Q: What has been your most satisfying moment in business?

A: I am fairly new in my Edtech journey. The best moment I have had so far is truly understanding the importance of building a highly satisfying product/learning experience first to satisfy my target user profoundly. Very close to that is the ability to harness the confidence and fearlessness that comes along with this understanding.

Q: Tell me about a time you failed at a goal you needed to achieve.

A: Failure is the other side of success. Both are like yin and yang; both need to coexist; and, both teach you important lessons. A big lesson I learned from a failure became a major pivot in my business. That experience taught me to look beyond the framework of what I thought my business model to be. Because of that failure, I was challenged to extend myself as an entrepreneur and educator to look at alternative methods to reach my users’ pain points. Today, that failure forms the basis of learnEd’s new Edtech approach.

Q: What are some of the characteristics of people that have been successful at your company?

A: My team is still coming together, so I can speak for the characteristics I look for that I believe will help me get closer to success – a passion to learn, high regard for diversity of ideas, team spirit, courage, innovative mindset.

Q: If your company were a Star Wars character, which one would it be and why?

A: That would be Obi-Wan Kenobi; I personally love Yoda, but he would be a confusing language educator. As a company, we guide our users to a learning solution that creates better career and eventually life opportunities for them. We aim to democratize access to world class education by providing excellent learning content to build a learner’s communicative competence in English.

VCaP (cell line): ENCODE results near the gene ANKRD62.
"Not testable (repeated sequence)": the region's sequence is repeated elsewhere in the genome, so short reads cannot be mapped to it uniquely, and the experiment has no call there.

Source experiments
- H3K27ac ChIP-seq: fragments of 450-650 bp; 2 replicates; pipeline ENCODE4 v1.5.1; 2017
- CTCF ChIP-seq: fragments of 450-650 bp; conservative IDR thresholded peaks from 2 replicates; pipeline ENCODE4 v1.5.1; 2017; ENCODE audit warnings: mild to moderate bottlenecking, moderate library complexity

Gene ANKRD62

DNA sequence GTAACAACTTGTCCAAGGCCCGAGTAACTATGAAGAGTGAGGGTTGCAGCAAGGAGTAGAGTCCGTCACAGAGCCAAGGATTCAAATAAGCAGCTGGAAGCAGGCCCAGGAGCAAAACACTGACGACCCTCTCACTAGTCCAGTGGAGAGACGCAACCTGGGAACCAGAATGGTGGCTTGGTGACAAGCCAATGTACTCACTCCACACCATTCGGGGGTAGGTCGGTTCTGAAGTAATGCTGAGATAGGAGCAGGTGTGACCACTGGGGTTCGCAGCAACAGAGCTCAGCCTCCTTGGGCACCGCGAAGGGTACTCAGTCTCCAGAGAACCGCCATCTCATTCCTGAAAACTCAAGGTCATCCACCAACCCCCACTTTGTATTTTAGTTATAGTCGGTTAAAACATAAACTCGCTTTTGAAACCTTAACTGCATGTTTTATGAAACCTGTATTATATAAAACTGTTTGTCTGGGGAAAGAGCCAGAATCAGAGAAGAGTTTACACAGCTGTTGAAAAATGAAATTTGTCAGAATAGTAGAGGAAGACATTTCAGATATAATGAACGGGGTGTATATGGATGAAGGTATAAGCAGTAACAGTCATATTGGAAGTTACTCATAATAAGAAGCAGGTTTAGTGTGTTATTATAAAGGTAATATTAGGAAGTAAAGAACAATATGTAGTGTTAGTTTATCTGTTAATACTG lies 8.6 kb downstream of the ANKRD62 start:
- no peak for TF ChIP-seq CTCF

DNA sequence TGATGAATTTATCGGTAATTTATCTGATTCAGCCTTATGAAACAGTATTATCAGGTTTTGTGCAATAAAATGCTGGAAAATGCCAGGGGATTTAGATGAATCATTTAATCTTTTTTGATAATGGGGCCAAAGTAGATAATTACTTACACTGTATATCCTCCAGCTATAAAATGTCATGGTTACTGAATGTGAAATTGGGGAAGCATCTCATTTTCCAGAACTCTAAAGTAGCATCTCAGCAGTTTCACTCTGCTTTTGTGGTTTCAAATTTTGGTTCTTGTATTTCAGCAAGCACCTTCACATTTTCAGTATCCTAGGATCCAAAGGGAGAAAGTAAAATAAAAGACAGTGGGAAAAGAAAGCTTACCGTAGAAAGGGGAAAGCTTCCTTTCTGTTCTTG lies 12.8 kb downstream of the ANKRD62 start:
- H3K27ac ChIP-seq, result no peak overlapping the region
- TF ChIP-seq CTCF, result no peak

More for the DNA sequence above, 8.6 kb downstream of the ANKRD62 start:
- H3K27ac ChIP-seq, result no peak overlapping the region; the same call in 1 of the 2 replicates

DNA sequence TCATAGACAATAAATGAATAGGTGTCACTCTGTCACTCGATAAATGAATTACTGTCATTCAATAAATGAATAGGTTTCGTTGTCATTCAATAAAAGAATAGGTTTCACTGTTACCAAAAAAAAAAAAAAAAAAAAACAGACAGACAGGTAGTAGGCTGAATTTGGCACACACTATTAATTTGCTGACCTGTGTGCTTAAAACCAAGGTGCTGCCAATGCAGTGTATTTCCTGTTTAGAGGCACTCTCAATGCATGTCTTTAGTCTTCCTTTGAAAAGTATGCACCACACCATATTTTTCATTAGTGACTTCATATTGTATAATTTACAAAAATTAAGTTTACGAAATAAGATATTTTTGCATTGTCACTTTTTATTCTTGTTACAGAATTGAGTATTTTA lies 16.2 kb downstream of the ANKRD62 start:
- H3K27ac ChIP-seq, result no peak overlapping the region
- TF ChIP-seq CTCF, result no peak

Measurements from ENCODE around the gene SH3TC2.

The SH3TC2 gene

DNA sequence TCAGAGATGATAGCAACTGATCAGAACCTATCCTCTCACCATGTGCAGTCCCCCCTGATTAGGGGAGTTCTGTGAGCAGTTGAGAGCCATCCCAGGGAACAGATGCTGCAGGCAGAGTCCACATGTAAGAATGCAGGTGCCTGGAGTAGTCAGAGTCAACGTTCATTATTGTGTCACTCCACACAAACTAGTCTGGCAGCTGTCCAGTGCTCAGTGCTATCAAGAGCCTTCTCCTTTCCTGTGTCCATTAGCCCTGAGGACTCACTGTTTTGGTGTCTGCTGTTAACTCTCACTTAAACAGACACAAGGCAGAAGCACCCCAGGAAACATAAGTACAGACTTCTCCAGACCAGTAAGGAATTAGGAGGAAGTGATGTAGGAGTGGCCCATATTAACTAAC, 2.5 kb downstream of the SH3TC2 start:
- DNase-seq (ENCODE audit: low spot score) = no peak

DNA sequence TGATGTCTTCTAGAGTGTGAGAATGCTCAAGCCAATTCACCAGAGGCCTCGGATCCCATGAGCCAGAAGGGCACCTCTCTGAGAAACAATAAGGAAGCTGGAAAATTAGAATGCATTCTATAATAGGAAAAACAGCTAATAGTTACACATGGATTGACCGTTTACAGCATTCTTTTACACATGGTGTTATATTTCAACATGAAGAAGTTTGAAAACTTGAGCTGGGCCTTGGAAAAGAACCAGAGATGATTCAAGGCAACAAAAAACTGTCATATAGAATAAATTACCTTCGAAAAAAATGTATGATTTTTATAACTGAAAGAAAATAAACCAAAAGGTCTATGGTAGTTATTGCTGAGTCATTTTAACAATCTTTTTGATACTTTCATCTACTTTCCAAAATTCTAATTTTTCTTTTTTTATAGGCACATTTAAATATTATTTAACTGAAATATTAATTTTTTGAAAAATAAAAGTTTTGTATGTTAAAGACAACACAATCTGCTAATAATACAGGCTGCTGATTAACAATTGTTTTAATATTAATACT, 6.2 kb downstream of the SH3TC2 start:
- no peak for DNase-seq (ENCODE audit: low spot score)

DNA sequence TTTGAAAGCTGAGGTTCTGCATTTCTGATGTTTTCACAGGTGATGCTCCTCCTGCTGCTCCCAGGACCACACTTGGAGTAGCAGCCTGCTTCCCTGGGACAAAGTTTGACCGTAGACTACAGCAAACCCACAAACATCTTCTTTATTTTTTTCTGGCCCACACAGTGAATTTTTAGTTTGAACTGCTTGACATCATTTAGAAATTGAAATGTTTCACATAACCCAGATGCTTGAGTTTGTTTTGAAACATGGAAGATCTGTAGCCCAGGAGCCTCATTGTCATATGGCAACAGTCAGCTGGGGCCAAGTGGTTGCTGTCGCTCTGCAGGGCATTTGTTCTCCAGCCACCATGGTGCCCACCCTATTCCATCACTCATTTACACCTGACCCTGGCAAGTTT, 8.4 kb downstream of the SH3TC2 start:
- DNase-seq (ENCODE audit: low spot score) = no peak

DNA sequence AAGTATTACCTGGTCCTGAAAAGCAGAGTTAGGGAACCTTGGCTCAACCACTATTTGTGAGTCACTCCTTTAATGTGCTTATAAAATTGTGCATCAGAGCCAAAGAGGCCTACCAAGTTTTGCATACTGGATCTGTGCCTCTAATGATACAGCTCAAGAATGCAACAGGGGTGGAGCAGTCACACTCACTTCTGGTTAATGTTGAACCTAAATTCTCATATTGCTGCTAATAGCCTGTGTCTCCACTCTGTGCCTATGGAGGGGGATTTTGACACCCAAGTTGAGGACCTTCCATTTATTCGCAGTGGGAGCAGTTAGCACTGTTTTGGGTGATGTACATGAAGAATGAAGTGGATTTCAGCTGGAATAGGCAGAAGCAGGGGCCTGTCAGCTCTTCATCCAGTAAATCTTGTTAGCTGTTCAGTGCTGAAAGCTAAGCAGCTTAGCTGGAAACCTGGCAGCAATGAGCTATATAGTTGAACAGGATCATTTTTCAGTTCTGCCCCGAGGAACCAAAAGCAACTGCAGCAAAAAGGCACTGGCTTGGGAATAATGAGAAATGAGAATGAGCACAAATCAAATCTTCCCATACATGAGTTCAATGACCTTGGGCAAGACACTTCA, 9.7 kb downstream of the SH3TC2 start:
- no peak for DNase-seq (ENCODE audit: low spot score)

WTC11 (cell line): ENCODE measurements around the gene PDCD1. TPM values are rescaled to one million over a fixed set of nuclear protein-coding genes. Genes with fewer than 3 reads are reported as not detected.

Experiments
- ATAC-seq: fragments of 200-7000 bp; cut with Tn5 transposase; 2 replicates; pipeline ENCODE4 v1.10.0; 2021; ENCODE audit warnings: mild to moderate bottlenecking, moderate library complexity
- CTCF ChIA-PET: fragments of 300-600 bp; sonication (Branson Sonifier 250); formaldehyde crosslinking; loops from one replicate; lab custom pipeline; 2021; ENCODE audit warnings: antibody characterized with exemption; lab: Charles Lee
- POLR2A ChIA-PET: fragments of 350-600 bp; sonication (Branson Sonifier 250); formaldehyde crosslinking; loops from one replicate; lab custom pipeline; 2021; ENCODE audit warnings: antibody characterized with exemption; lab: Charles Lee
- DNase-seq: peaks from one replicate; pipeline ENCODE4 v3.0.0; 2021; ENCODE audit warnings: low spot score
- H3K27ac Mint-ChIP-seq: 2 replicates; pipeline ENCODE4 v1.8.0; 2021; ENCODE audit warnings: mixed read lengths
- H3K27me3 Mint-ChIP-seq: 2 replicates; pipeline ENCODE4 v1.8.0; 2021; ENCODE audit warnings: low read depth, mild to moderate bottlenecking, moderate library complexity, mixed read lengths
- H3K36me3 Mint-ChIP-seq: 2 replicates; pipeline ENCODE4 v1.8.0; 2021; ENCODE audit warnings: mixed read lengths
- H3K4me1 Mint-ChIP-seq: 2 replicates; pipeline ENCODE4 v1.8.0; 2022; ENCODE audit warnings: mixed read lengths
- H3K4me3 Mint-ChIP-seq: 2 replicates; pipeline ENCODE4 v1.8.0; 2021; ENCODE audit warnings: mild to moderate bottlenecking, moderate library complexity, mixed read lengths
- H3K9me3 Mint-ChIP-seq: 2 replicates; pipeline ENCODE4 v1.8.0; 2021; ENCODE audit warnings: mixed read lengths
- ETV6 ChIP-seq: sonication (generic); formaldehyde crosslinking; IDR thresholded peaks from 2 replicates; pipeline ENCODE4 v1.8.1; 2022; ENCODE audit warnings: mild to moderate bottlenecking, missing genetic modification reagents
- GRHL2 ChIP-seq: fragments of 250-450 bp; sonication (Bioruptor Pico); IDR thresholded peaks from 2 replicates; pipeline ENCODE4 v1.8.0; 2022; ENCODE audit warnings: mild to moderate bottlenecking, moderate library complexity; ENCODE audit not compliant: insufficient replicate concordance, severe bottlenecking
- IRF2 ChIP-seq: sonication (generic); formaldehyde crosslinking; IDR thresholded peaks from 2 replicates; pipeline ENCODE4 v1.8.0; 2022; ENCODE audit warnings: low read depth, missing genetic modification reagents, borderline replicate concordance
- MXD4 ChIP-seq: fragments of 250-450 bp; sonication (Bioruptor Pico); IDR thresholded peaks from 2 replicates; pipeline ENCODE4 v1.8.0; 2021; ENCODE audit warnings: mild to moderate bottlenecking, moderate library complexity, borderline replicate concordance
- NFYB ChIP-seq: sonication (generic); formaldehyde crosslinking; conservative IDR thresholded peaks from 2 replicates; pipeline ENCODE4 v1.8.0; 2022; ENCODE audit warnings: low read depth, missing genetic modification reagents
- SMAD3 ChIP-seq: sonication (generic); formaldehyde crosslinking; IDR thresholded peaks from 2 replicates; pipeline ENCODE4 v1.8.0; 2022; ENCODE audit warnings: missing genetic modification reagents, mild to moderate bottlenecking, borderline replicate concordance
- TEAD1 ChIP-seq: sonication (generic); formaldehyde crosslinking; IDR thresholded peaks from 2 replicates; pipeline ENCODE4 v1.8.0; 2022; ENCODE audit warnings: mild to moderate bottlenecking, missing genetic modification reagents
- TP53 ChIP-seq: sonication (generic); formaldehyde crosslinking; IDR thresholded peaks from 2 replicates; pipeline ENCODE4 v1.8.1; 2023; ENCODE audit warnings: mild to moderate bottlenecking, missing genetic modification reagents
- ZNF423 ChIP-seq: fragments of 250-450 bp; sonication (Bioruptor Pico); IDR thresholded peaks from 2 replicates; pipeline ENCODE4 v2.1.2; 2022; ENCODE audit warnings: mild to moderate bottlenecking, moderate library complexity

Q: Who do you respect the most, and why?

A: I really admire the entrepreneurial spirit of Sameer Bhatia of ProProfs.com. I am fortunate to have him as a mentor. He started just like I have; with a good skill, and an idea to solve an important problem. His entrepreneurial journey, courage, and foresight are a big inspiration.

As a woman in tech, I have a lot of respect for TechHub’s Elizabeth Varley. In three years, TechHub, a bootstrapped startup, has become a large global organization with an incredible vision that helps other startups succeed. I had a chance to hear Varley speak at SURGE in India. “Don’t buy customers, get them organically” – this and her other ideas for driving growth by building the best product with the best content before spending heavily on marketing have stuck with me as I build learnEd.

Q: Where do you see yourself and your business in 10 years?

A: Ten years don’t seem so far away. We want to be in a global space that is connected to a larger audience of learners and facilitators. They would be guiding the creation of content for our gamified learning experience for English communication at the workplace and sharing knowledge as a global community. We will also have a fully developed model for bringing the same world class mobile powered training in a socially responsible way to teachers of English in emerging regions of the world. In my view, this will close the learning and teaching loop that is facilitated seamlessly through technology.